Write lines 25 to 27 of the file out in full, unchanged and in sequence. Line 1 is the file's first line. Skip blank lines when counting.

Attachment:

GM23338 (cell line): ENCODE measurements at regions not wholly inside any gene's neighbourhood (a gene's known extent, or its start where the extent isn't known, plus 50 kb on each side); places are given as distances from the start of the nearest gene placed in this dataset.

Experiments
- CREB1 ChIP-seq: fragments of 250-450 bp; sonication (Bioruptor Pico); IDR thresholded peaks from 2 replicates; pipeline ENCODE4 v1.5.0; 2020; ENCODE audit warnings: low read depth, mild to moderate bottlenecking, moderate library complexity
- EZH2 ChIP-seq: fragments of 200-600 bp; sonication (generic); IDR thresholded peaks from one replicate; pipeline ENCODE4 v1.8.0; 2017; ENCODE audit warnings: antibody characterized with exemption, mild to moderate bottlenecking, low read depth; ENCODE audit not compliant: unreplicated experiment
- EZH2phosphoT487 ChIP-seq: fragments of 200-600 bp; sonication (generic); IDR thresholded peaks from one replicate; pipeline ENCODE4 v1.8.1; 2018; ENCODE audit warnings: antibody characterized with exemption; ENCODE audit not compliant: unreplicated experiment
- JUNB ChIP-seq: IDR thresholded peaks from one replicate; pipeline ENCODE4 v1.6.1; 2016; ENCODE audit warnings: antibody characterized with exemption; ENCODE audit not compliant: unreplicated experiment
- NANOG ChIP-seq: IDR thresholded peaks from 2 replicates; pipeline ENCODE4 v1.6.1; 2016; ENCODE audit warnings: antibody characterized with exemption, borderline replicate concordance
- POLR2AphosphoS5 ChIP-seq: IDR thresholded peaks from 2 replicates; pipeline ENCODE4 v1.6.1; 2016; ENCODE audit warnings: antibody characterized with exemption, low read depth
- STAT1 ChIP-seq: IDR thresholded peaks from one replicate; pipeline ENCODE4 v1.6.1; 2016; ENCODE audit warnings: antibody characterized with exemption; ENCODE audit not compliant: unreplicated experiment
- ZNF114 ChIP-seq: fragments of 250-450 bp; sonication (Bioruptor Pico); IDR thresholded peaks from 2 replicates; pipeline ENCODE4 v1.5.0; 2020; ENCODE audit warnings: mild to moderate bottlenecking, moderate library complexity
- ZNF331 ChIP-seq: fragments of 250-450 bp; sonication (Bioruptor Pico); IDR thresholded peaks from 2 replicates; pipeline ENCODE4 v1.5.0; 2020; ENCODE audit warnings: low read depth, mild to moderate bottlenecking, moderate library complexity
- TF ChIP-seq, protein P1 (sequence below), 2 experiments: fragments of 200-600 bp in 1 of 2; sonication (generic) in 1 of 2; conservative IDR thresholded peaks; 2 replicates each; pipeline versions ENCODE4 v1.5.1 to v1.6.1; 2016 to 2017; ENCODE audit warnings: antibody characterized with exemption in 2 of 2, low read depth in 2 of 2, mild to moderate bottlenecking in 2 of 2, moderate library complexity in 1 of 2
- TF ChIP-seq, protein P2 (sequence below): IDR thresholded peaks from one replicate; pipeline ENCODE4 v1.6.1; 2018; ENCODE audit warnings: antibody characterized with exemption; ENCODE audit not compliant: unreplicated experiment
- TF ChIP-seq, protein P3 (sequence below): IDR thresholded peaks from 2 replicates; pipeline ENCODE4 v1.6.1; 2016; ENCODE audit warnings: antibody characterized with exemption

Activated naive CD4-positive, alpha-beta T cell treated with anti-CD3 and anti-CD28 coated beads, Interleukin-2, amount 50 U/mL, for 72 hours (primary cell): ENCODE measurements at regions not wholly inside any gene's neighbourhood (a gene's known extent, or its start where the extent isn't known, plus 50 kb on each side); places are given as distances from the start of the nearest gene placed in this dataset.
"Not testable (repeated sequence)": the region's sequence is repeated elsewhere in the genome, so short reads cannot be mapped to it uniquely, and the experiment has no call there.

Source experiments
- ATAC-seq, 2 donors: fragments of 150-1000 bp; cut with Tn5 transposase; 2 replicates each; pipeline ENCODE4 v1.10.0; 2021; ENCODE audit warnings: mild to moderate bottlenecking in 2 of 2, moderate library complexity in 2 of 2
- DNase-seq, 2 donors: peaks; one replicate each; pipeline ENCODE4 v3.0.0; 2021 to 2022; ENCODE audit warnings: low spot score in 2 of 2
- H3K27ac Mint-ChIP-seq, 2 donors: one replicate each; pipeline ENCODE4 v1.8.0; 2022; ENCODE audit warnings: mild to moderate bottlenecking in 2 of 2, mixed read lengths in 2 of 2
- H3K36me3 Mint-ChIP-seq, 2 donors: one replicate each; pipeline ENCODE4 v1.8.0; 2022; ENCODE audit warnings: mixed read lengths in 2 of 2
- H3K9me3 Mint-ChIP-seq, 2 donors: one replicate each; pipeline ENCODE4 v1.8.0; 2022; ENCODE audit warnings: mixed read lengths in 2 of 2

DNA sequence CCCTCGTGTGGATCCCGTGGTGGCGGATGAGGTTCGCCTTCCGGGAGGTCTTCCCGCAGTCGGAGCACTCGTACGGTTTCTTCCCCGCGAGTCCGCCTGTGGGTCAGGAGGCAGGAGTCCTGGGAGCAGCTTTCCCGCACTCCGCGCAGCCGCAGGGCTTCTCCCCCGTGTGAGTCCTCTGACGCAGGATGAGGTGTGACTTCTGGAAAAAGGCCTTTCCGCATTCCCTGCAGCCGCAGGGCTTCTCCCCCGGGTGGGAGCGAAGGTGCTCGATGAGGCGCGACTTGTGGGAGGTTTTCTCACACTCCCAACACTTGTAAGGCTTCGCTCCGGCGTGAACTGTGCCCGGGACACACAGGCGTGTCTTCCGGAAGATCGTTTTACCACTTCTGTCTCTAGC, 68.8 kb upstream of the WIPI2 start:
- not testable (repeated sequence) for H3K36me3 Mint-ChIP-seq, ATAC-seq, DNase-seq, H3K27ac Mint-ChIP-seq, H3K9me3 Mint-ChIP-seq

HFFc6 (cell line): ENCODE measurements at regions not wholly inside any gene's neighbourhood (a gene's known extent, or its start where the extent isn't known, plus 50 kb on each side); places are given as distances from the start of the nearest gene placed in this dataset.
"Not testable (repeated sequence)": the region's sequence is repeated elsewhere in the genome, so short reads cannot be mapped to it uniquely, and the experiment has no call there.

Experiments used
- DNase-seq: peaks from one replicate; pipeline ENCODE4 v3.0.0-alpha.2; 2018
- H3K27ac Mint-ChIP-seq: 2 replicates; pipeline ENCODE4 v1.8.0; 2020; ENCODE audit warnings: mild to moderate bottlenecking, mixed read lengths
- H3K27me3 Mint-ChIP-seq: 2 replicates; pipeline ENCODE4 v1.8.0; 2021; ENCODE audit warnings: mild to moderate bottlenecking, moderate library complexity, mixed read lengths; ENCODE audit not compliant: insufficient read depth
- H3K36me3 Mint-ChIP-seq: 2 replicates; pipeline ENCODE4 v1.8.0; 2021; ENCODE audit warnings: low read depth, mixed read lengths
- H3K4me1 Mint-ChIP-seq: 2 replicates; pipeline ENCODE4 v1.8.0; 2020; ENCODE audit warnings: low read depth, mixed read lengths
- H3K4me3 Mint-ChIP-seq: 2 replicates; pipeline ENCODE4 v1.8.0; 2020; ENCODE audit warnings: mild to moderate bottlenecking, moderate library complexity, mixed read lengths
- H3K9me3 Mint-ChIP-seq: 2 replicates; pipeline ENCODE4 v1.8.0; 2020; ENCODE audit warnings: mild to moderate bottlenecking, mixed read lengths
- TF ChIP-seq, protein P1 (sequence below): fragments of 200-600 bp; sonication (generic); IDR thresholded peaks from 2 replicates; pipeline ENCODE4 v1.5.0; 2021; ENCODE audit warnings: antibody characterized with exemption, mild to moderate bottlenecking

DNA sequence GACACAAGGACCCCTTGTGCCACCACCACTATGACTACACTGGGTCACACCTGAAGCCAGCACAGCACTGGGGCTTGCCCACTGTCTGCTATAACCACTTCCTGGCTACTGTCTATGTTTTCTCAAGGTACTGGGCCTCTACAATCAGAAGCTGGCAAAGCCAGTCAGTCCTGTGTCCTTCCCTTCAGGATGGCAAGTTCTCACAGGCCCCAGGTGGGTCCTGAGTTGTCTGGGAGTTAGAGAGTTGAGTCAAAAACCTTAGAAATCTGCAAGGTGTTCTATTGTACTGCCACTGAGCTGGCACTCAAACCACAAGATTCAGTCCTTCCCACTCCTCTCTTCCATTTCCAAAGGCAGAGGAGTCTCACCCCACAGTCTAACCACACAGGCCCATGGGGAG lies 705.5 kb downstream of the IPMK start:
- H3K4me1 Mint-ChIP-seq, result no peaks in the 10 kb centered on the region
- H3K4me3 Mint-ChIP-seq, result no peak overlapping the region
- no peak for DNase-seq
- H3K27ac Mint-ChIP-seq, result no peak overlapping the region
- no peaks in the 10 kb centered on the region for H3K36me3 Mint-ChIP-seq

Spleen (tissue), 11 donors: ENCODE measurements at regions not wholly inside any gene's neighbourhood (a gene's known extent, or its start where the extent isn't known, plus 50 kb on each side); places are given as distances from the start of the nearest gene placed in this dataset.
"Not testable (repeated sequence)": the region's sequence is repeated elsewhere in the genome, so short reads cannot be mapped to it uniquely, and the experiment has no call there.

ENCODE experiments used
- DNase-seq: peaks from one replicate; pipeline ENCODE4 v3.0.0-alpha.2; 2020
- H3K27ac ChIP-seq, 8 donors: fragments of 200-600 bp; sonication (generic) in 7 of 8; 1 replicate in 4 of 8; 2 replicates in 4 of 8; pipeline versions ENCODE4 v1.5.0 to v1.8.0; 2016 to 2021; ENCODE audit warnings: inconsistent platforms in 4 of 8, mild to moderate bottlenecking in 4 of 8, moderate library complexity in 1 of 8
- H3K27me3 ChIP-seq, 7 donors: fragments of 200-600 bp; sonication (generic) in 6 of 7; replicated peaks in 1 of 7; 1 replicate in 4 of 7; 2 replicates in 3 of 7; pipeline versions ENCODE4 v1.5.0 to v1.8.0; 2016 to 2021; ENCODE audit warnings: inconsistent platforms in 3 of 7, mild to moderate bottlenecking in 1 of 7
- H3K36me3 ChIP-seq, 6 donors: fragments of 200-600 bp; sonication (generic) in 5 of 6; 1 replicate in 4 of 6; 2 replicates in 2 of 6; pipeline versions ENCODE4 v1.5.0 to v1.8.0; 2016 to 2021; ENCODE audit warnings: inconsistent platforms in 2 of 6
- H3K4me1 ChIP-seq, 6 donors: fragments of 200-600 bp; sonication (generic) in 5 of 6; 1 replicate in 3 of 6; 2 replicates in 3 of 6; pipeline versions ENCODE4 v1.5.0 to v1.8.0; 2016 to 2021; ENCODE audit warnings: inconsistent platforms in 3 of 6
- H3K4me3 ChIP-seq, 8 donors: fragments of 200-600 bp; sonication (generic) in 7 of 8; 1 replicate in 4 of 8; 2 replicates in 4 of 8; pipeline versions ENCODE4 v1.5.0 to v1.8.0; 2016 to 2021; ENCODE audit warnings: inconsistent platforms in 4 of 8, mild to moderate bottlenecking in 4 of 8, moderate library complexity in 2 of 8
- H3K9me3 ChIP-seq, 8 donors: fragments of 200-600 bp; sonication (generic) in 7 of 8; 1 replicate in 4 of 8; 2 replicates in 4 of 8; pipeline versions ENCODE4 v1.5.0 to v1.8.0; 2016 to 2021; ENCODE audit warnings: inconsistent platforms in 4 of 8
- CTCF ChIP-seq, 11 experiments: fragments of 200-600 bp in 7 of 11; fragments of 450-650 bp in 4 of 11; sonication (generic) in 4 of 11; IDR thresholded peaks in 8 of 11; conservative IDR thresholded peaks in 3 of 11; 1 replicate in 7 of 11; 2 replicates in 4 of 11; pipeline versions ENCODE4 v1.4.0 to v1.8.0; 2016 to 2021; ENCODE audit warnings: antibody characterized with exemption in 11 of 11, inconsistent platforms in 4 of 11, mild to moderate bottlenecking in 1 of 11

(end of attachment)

HFFc6 (cell line): ENCODE measurements at regions not wholly inside any gene's neighbourhood (a gene's known extent, or its start where the extent isn't known, plus 50 kb on each side); places are given as distances from the start of the nearest gene placed in this dataset.
"Not testable (repeated sequence)": the region's sequence is repeated elsewhere in the genome, so short reads cannot be mapped to it uniquely, and the experiment has no call there.

Experiments used